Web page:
Tag Archive: content strategy

  1. 20 Marketing Lessons Learned from “The Story of Content: Rise of the New Marketing”

    I’ve long been a fan of the Content Marketing Institute, an organization whose mission is to advance the practice of content marketing. Watching and learning from the Content Marketing Institute was a part of the inspiration that led me to write Found: Connecting with Customers in the Digital Age.

    The institute just released a very useful documentary for marketers called, “The Story of Content: Rise of the New Marketing.” I would highly recommend watching it, as it does a great job of framing the fact that marketers have to begin to create truly compelling content if they want to stand a chance at connecting with their audiences in a way that matters.

    Less than hour long and containing some very useful content marketing concepts and stories, this documentary is well worth your time.

    I took away 20 key quotes that we can all learn valuable content marketing lessons from:

    1. “Content is really the only marketing that’s left.” — Seth Godin
    2. “[Content Marketing] is really the only way that a business (going forward) is going to differentiate itself in a very crazy, noisy marketplace.” — Robert Rose, Chief Strategy Officer, Content Marketing Institute
    3. “Marketing, for a long time, has been about interruption.” — David Meerman Scott
    4. “Brands have come into their own when they’ve realized, ‘We don’t have to go through a third party to reach this audience; we can actually try to achieve that directly.’” — Todd Wheatland, Global Head of Strategy, King Content
    5. “Instead of having to advertise in someone else’s channel, I have the opportunity to create my own valuable, relevant, and compelling content in our own channels to really create loyalty, build relationships directly with what we like to call subscribers, instead of going out and having to pay for that attention.” — Joe Pulizzi, Founder, Content Marketing Institute
    6. “I think we have to change the way we think about getting access to the mind of the consumer we want to have a relationship with and one of the best ways to do that today is through content.” — Andrew Davis, Author, Brandscaping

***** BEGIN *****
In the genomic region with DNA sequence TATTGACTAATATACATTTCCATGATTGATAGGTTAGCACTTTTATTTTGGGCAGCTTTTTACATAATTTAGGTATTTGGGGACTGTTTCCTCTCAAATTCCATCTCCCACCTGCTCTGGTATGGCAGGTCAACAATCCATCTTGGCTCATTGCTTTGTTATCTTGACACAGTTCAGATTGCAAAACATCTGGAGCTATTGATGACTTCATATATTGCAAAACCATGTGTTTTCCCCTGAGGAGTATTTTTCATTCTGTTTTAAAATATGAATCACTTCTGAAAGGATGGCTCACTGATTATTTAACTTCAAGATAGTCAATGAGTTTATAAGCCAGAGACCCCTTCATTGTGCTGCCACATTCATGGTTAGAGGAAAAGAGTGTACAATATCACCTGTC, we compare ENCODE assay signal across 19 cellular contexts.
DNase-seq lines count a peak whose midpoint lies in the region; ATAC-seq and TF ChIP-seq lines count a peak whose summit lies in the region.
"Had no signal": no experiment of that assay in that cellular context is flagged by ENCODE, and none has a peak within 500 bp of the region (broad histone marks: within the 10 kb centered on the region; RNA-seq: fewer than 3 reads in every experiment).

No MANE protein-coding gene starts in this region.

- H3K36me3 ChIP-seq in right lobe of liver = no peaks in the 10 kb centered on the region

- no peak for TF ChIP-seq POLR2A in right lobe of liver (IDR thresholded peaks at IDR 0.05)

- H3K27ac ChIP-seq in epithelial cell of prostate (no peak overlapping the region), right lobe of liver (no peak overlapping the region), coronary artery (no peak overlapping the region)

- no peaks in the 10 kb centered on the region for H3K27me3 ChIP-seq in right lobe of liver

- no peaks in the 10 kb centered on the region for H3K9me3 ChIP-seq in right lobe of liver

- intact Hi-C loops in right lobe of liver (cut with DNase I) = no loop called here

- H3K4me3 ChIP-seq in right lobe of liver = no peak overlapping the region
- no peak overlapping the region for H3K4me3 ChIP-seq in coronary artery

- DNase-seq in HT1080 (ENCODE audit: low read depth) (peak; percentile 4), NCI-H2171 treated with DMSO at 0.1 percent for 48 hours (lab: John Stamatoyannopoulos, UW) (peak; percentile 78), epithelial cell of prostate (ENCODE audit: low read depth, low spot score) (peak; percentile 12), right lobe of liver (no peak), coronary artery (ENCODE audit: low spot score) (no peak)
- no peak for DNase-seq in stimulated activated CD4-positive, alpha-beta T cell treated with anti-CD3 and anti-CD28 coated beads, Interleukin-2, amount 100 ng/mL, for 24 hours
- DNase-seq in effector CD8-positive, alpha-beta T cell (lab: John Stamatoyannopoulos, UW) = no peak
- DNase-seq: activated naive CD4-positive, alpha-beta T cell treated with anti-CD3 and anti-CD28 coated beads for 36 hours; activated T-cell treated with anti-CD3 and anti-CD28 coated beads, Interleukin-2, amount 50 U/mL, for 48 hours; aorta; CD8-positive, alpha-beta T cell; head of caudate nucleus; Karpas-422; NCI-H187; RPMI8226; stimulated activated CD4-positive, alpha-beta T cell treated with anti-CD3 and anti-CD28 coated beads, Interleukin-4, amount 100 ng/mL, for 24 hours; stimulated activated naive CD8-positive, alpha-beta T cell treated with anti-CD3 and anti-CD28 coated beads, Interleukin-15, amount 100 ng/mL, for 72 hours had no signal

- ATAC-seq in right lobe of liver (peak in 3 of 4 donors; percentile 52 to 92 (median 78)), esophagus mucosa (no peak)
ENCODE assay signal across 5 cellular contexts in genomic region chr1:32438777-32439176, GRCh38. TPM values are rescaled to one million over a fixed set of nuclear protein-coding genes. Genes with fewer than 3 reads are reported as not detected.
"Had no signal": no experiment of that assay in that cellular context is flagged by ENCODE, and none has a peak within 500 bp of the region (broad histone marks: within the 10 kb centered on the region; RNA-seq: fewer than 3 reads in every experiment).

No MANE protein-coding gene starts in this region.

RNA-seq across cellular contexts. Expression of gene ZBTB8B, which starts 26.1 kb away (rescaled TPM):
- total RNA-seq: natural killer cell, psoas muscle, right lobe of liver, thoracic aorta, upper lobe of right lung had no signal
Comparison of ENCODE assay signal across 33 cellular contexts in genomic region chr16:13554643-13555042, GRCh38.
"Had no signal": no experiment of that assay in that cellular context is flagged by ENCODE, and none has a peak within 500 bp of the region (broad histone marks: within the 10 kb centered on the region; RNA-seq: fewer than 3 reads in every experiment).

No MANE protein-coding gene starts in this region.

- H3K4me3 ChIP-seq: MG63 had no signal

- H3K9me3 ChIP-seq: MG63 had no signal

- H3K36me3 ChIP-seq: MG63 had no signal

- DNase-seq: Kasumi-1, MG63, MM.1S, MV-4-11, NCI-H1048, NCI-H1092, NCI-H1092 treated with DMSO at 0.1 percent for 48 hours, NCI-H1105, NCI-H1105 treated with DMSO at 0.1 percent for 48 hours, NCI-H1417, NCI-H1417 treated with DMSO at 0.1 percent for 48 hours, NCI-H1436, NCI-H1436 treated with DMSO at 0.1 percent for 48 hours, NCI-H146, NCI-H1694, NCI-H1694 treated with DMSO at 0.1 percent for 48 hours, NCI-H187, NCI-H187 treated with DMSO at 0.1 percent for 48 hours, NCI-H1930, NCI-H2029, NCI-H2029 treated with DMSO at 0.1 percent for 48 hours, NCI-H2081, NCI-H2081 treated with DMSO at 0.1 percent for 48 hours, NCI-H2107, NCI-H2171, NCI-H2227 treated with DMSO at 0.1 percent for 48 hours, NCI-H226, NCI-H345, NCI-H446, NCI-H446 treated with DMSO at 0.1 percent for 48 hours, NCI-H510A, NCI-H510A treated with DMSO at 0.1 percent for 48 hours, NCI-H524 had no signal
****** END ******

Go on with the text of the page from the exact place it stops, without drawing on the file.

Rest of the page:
7. “I think the brands that really get it are focused on being part of the information you want to consume. they’re focused on creating higher quality content that inspires people to buy something they didn’t know they needed.” — Andrew Davis, Author, Brandscaping
    8. “Obviously content marketing has been around forever, but there’s a whole new thing when content marketing collides with the Internet and with digital.” — Doug Kessler, Creative Director & Co-Founder, Velocity Partners Ltd.
    9. “If I’m trying to get their attention, I’d better be creating some pretty fantastic information on an ongoing basis to get their attention.” — Joe Pulizzi, Founder, Content Marketing Institute
    10. “Content at this point is a form of currency that brands and storytellers use to have a conversation with somebody.” — Katrina Craigwell Director, Global Content & Programming, General Electric
    11. “Search, by definition, doesn’t create demand. It just fulfills demand. Nobody goes to Google and says ‘Hey, I’d like to buy something… I don’t really care what… Just surprise me.’” — Jay Baer, Founder, Convince and Convert
    12. “Nobody cares about your product. They’re trying to solve a problem.” — David Meerman Scott
    13. “The consumer has incredible amounts of information. Marketers are not accustomed to that. Marketers are accustomed to control.” — Don Schultz, Professor Emeritus-in-Service, Northwestern University
    14. “We’re seeing this transformation of marketing departments that were set up long ago in those mass media days. They’ve transformed into publishing departments.” — Joe Pulizzi, Founder, Content Marketing Institute
    15. “Like a halfway decent human being, brands have to be about more than themselves.” — Kirk Cheyfitz, Co-CEO & Chief Storyteller, Story Worldwide
    16. “We say that if you can’t rely on the media, you have to become the media.” — Lasse Hoegfeldt, Editor-in-chief, Jyskebank.tv
    17. “The content business is the only part of this business that I can see credibly leading this new practice of advertising and I’m moderately upset because not enough of us are trying to do it.” — Kirk Cheyfitz, Co-CEO & Chief Storyteller, Story Worldwide
    18. “Storytelling helps cut through, helps us make sense of the world. Content that has a storytelling backbone to it is just easier to consume, easier to remember, it’s more engaging.” — Christie Poulos, Global Head of Video, King Content
    19. “What brands have to be in this new age, they’ve got to be a coherent, core narrative because that’s the only thing that’s going to remain consistent and distinguishable and differentiating across all kinds of channels.” — Kirk Cheyfitz, Co-CEO & Chief Storyteller, Story Worldwide
    20. “The only way- The only right way to do content marketing is to be a story.” — Kirk Cheyfitz, Co-CEO & Chief Storyteller, Story Worldwide

    Though the “content is key” maxim is often scoffed at as cliché, it’s important to remember just why it’s cliché to begin with: It’s true. Watch this video and see if you become inspired, just like I was. There are always new lessons to learn and stories to tell in the world of content marketing.

  2. The Top 5 2014 List Posts to Ring in the New Year

    It’s my favorite time of year: List time.